According to a new report, growth in the local tech sector has outpaced that in the US and the UK over the past six years.
The number of Australian jobs in computer systems design, which includes programming and software development, has grown by 38 percent since 2008, when the dawn of the smartphone era revved up the industry.
By contrast, jobs grew by 22.2 percent in the US and 10.1 percent in the UK over the same period.
"That's pretty darn good," said author Dr Michael Mandel from US think tank the Progressive Policy Institute. "It was a big surprise."
Mandel presented the Jobs in the Australian App Economy report in Sydney on Thursday.
He said some of Australia's impressive growth could simply be the country catching up.
Yet with computer sector jobs making up 1.6 percent of overall employment compared with 1.2 percent in the US, "it looks pretty real".
"It says that the Australian tech sector is not stagnant," Mandel said. "It's been able to absorb new technologies at a rapid pace."
Australia is also performing well in what Dr Mandel calls "the app economy", which is comprised of app developers as well as non-IT jobs related to app development, including marketing and human resources.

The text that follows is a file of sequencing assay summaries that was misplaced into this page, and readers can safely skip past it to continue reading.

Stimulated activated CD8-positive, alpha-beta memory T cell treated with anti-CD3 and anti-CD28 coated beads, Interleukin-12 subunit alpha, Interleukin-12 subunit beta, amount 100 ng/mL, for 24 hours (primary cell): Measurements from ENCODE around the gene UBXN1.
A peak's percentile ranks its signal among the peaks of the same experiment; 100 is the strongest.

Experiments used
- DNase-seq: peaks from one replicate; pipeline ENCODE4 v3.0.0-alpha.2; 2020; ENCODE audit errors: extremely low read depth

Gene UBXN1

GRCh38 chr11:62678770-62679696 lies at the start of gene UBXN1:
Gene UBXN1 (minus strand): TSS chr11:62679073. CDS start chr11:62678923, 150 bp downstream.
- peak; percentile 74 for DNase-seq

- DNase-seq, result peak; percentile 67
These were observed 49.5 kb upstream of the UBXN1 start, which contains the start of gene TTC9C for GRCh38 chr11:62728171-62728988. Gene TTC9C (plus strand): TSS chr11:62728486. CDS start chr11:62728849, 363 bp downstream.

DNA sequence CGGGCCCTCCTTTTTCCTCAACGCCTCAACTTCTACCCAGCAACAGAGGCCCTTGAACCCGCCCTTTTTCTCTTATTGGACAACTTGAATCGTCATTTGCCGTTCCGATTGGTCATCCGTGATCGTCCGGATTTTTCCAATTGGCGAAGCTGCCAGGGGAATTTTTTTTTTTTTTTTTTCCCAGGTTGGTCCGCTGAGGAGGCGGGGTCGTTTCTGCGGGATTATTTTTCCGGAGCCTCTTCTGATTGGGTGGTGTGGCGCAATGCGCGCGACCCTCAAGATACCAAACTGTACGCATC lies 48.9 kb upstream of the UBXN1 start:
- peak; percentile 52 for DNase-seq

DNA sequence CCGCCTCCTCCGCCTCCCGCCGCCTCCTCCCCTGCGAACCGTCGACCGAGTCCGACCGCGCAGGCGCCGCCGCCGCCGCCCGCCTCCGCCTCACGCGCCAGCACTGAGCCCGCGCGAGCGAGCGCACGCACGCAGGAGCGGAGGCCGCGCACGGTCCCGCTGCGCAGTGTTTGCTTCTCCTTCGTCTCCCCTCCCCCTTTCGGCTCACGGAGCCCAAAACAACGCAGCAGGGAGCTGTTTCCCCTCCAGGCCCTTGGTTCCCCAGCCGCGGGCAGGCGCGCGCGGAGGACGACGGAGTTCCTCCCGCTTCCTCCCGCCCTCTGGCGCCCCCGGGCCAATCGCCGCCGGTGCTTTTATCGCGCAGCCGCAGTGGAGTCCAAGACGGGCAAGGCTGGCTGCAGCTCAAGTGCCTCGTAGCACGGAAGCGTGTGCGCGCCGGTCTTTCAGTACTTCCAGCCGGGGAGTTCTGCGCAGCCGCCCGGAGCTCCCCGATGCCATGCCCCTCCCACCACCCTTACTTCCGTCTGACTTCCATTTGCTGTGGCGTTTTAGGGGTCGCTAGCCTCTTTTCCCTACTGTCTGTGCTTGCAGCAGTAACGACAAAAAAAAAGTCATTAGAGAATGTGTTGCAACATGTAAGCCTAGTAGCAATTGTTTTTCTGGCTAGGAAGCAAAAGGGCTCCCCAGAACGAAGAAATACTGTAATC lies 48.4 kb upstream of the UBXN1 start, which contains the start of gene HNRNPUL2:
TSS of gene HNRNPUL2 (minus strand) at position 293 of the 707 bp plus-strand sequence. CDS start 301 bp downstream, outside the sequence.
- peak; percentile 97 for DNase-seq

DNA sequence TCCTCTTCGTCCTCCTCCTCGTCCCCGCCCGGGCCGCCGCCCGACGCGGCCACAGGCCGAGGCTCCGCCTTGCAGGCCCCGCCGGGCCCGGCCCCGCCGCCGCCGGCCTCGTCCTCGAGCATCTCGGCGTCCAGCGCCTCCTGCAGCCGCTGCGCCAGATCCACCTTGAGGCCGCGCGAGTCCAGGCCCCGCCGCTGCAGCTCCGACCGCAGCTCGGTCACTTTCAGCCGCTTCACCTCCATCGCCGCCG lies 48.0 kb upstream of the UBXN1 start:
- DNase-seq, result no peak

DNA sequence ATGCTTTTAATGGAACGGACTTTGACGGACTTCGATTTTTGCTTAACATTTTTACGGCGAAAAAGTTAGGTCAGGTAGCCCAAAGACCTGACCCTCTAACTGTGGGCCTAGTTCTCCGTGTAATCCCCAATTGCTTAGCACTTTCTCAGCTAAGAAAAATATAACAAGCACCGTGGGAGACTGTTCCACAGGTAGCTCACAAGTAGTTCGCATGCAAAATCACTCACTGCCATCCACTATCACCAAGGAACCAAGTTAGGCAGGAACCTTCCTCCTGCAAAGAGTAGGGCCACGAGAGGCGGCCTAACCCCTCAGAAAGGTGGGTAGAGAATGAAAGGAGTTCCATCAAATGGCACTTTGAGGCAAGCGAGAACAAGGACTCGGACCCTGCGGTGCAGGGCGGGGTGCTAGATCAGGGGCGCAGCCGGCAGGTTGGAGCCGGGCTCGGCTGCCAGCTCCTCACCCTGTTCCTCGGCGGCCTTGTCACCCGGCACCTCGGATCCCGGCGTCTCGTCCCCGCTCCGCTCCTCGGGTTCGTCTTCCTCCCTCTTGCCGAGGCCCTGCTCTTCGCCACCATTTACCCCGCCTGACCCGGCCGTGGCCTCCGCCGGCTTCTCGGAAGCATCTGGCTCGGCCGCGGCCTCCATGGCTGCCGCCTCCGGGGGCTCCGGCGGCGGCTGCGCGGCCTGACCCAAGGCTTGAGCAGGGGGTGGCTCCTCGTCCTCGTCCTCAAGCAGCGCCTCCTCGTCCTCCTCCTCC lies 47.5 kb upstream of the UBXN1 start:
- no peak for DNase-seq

About 9.4 percent of all Australians tech jobs — or some 140,000 — are app-related, compared with 8.4 percent in the US and 7.6 percent in the UK.
That's important because the health of app development is a good indicator of how well other sectors, such as finance, entertainment and retail, are embracing the digital world.
"The digital economy is going to be one of the major sources of growth going forward," Mandel said. "Australia's at a good starting place."
"I think what we're seeing now is that you can have a tech hub that isn't Silicon Valley."
Apple claimed in a statement that its App Store has added more than 70,000 jobs to the Australian economy.
The company's iPhones and iPads, along with Google's Android mobile operating system, are credited with kick-starting the app-development industry now worth tens of billions of dollars.